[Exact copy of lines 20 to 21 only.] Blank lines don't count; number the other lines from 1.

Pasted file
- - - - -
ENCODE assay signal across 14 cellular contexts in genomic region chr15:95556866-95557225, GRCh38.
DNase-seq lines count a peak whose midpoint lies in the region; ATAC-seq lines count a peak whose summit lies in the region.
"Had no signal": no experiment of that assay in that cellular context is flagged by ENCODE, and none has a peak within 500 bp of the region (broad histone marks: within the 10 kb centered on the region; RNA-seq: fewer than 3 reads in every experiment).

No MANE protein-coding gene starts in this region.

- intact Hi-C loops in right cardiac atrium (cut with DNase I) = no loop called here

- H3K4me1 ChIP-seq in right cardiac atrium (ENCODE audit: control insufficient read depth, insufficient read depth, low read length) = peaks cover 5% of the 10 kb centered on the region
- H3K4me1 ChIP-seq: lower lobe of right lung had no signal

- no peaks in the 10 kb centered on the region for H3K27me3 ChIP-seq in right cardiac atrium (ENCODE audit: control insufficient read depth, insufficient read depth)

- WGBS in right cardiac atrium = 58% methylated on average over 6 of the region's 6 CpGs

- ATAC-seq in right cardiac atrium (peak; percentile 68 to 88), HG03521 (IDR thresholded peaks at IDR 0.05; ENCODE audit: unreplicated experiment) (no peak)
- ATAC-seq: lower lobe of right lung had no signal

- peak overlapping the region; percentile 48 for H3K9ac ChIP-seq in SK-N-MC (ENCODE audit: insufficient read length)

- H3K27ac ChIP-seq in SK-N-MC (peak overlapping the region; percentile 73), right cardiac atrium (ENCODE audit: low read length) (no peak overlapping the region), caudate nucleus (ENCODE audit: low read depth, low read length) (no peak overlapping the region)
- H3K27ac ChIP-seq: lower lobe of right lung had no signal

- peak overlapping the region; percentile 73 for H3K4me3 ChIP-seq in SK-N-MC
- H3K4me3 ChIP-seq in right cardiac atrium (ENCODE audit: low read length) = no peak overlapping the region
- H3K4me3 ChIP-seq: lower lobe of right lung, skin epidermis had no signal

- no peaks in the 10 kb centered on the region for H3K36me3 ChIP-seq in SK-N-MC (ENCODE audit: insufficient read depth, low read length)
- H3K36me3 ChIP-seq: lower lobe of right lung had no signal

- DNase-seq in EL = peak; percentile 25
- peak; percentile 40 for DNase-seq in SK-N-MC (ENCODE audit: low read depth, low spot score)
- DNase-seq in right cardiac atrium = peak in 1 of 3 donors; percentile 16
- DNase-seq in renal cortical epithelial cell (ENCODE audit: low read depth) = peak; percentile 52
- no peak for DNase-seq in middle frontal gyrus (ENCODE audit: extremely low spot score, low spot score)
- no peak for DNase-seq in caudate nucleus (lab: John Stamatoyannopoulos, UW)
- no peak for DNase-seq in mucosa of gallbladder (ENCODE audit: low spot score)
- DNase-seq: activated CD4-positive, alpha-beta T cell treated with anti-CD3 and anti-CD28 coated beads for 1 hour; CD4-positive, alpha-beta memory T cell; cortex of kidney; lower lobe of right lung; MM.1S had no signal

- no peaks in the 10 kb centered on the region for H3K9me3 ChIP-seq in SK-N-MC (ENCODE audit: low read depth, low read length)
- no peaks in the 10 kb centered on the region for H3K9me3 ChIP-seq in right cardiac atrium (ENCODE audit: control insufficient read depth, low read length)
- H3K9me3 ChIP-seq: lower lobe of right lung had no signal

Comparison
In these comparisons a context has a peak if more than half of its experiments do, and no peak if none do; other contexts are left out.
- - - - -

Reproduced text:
- DNase-seq in EL = peak; percentile 25
- peak; percentile 40 for DNase-seq in SK-N-MC (ENCODE audit: low read depth, low spot score)